Filming didn’t even begin on Mission: Impossible 7 for the film’s first production hiccup to arrive. The highly anticipated sequel had planned to kick off production with a three-week leg of shooting in Venice, Italy, but the crew have been sent home and the plans halted due to the spread of the Coronavirus. An outbreak occurred in the country and now more than 150 cases have been confirmed, with the government halting all public gatherings.
As a response, Paramount Pictures said in a statement that Mission: Impossible 7 filming plans have been altered:
“Out of an abundance of caution for the safety and well-being of our cast and crew, and efforts of the local Venetian government to halt public gatherings in response to the threat of coronavirus, we are altering the production plan for our three-week shoot in Venice, the scheduled first leg of an extensive production for Mission: Impossible 7. During this hiatus we want to be mindful of the concerns of the crew and are allowing them to return home until production starts. We will continue to monitor this situation, and work alongside health and government officials as it evolves.”
Filming details for Mission: Impossible 7 have thus far been kept under wraps. After successfully spearheading both Mission: Impossible – Rogue Nation and Fallout as writer and director (and Ghost Protocol as screenwriter), Christopher McQuarrie signed on to write and direct both Mission: Impossible 7 and Mission: Impossible 8. Thus far, McQuarrie has confirmed that Nicholas Hoult, Hayley Atwell, Shea Whigham, and Pom Klementieff are joining the ensemble with Rebecca Ferguson, Vanessa Kirby, and Simon Pegg confirmed to return alongside franchise star Tom Cruise. And recently, we learned that Henry Czerny will be reprising his role as Kittridge from the first Mission movie.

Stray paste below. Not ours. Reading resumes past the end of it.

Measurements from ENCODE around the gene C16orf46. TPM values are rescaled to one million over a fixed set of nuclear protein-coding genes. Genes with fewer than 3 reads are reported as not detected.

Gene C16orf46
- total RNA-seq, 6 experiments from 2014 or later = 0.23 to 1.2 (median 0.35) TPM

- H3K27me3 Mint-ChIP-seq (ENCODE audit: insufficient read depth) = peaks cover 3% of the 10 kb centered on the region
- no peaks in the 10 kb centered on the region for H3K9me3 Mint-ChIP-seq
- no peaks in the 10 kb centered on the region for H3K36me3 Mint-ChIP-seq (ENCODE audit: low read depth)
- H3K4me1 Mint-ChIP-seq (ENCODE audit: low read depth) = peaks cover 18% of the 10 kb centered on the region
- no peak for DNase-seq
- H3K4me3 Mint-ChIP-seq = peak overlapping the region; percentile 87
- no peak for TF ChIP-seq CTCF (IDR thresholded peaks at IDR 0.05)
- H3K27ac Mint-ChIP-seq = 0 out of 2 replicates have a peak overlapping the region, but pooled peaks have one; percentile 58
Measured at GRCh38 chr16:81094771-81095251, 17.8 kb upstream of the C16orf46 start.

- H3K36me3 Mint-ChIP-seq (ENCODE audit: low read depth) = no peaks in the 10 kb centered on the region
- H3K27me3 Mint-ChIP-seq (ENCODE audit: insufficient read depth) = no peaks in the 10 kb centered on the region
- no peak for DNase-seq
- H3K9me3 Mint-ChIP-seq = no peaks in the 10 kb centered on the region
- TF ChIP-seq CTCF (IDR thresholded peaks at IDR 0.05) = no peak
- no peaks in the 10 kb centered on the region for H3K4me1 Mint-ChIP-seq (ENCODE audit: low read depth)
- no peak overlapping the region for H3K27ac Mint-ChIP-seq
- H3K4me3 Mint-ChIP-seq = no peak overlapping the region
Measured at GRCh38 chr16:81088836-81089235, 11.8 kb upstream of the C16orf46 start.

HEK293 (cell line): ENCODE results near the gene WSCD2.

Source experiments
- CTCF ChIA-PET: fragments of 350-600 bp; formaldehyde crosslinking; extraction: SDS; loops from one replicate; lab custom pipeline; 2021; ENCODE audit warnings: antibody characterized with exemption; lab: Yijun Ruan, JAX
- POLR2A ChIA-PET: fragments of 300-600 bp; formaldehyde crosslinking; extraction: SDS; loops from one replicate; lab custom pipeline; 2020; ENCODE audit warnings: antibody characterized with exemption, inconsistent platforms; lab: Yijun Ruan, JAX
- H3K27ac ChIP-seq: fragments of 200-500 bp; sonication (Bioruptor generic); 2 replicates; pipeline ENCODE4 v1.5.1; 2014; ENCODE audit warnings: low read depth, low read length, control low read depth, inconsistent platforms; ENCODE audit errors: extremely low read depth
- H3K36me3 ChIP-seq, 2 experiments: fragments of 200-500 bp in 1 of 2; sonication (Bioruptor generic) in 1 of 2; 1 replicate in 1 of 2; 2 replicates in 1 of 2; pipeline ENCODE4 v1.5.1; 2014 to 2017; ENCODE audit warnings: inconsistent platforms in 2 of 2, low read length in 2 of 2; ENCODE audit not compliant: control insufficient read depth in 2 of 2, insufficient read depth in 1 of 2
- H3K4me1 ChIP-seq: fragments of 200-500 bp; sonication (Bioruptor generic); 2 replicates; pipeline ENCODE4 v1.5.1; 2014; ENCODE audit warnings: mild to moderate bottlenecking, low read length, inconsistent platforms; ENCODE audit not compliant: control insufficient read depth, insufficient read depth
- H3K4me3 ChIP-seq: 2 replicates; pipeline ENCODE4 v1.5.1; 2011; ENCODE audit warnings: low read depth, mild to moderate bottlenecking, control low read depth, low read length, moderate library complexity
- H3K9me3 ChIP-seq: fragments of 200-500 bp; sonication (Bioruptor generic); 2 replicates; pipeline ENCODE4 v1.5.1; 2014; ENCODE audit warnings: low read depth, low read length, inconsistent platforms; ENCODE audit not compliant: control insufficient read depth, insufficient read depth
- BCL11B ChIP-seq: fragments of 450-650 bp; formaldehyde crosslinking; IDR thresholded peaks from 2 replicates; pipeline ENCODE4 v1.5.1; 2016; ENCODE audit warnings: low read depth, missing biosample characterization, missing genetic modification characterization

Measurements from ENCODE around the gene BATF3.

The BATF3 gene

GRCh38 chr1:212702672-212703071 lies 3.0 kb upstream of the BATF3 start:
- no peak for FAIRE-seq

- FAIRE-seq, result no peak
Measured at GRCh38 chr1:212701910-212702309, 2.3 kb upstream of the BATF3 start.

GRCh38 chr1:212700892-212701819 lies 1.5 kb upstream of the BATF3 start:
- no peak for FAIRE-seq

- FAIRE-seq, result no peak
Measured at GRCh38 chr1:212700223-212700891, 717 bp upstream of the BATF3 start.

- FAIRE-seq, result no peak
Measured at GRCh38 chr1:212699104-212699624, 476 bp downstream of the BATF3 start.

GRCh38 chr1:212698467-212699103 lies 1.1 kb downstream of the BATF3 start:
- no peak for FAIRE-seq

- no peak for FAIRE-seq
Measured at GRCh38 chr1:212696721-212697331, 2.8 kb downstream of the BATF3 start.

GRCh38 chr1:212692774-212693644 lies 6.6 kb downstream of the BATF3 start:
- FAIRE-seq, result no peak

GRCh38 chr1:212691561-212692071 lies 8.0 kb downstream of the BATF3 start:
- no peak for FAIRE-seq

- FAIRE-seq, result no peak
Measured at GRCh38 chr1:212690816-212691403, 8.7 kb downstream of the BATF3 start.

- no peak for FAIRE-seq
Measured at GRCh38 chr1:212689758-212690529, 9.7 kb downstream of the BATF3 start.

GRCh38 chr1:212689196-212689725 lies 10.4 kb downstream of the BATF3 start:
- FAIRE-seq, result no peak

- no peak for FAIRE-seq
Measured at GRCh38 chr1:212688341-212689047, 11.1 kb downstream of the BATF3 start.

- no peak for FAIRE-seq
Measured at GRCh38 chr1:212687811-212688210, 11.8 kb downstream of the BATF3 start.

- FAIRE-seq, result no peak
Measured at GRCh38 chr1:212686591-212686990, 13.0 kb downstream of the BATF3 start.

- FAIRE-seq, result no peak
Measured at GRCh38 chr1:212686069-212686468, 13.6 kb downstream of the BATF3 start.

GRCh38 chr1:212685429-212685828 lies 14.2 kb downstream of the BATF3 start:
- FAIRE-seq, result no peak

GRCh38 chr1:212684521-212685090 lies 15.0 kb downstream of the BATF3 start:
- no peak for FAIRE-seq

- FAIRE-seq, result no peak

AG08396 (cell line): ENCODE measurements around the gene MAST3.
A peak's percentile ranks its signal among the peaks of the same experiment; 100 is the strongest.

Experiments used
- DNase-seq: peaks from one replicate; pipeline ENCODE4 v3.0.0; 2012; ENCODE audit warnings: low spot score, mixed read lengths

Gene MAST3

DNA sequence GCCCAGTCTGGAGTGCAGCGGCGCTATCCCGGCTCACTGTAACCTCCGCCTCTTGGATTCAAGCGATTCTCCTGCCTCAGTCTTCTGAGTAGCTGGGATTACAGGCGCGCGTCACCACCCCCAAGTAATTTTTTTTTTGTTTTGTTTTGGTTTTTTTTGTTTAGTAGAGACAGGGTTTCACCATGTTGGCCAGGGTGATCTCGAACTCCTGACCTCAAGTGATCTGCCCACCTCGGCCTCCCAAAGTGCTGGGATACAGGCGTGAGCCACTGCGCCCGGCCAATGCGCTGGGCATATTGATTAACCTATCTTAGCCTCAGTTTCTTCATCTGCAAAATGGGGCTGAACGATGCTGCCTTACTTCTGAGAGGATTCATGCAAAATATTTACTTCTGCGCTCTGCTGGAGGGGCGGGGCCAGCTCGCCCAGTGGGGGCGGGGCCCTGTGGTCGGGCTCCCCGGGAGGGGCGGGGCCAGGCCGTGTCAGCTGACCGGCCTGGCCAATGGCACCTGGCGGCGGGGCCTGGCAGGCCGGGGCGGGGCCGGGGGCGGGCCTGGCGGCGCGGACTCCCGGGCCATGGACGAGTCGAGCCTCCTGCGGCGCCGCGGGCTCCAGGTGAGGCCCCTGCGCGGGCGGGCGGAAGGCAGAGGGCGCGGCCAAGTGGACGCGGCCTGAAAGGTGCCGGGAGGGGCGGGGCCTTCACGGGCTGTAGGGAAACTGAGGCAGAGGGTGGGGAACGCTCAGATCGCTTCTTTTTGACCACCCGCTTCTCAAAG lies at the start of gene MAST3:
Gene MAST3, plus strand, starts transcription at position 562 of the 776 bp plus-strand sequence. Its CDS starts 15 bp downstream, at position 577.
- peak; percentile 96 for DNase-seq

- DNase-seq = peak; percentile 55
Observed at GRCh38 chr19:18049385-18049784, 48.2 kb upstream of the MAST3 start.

It’s unclear where else McQuarrie and Co. planned to shoot Mission 7, but this isn’t the first time he’s had to alter plans on the fly. McQuarrie famously came in and extensively reworked the script for Ghost Protocol during production, conceived of, wrote, and shot the third act for Rogue Nation in the middle of filming, and similarly reworked characters and plot machinations during the production of Fallout. Such is the process of making a Mission: Impossible movie—a process with which McQuarrie has made peace. Although I’m not quite sure it’s ever happened this early.
But health and safety come first, so it’ll be interesting to see if production scraps its planned sequences in Italy and moves elsewhere or if they’ll return later on in the filming process to capture the necessary scenes.
Whatever the case, Mission: Impossible 7 arrives in theaters on July 23, 2021 and Mission: Impossible 8 opens on August 5, 2022.